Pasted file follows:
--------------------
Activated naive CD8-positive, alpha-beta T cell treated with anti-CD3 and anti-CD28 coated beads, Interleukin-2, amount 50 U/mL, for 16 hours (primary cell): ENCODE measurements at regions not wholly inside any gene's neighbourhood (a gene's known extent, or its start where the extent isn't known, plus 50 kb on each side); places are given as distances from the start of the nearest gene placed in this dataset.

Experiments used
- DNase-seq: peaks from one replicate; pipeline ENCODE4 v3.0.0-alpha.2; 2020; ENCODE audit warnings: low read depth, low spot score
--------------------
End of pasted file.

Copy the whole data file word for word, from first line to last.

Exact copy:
Activated naive CD8-positive, alpha-beta T cell treated with anti-CD3 and anti-CD28 coated beads, Interleukin-2, amount 50 U/mL, for 16 hours (primary cell): ENCODE measurements at regions not wholly inside any gene's neighbourhood (a gene's known extent, or its start where the extent isn't known, plus 50 kb on each side); places are given as distances from the start of the nearest gene placed in this dataset.

Experiments used
- DNase-seq: peaks from one replicate; pipeline ENCODE4 v3.0.0-alpha.2; 2020; ENCODE audit warnings: low read depth, low spot score